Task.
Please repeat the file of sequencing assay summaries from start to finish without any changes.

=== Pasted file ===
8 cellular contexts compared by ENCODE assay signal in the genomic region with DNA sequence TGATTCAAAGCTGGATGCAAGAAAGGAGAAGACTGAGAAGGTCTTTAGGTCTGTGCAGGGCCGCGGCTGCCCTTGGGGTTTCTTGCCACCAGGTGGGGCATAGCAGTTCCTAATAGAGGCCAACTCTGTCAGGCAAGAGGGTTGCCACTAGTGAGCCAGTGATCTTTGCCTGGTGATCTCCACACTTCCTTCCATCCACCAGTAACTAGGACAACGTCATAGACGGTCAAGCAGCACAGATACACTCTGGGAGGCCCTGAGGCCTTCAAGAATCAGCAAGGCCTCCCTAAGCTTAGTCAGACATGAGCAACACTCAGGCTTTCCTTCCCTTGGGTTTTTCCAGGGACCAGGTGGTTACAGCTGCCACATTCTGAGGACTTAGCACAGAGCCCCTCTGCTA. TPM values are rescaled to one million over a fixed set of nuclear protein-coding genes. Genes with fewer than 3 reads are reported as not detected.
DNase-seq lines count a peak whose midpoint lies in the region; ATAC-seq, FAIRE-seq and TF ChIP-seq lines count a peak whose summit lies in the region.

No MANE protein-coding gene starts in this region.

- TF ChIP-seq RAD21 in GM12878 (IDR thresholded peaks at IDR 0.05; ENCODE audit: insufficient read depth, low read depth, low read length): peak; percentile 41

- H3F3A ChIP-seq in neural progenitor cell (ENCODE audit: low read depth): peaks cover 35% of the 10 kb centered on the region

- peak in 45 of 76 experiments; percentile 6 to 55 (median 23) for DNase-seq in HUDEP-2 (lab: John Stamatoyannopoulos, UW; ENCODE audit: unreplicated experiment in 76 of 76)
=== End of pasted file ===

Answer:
8 cellular contexts compared by ENCODE assay signal in the genomic region with DNA sequence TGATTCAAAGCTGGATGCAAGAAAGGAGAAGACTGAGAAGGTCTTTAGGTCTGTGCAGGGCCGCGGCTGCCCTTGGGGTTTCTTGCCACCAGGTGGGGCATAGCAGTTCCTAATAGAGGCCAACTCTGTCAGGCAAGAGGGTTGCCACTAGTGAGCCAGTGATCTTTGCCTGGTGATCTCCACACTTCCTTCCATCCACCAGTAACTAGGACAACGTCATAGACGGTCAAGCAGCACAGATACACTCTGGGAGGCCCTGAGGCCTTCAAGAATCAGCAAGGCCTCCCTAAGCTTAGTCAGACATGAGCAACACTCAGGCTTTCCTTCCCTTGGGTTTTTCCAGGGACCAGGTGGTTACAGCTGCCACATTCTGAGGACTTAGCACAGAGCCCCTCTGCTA. TPM values are rescaled to one million over a fixed set of nuclear protein-coding genes. Genes with fewer than 3 reads are reported as not detected.
DNase-seq lines count a peak whose midpoint lies in the region; ATAC-seq, FAIRE-seq and TF ChIP-seq lines count a peak whose summit lies in the region.

No MANE protein-coding gene starts in this region.

- TF ChIP-seq RAD21 in GM12878 (IDR thresholded peaks at IDR 0.05; ENCODE audit: insufficient read depth, low read depth, low read length): peak; percentile 41

- H3F3A ChIP-seq in neural progenitor cell (ENCODE audit: low read depth): peaks cover 35% of the 10 kb centered on the region

- peak in 45 of 76 experiments; percentile 6 to 55 (median 23) for DNase-seq in HUDEP-2 (lab: John Stamatoyannopoulos, UW; ENCODE audit: unreplicated experiment in 76 of 76)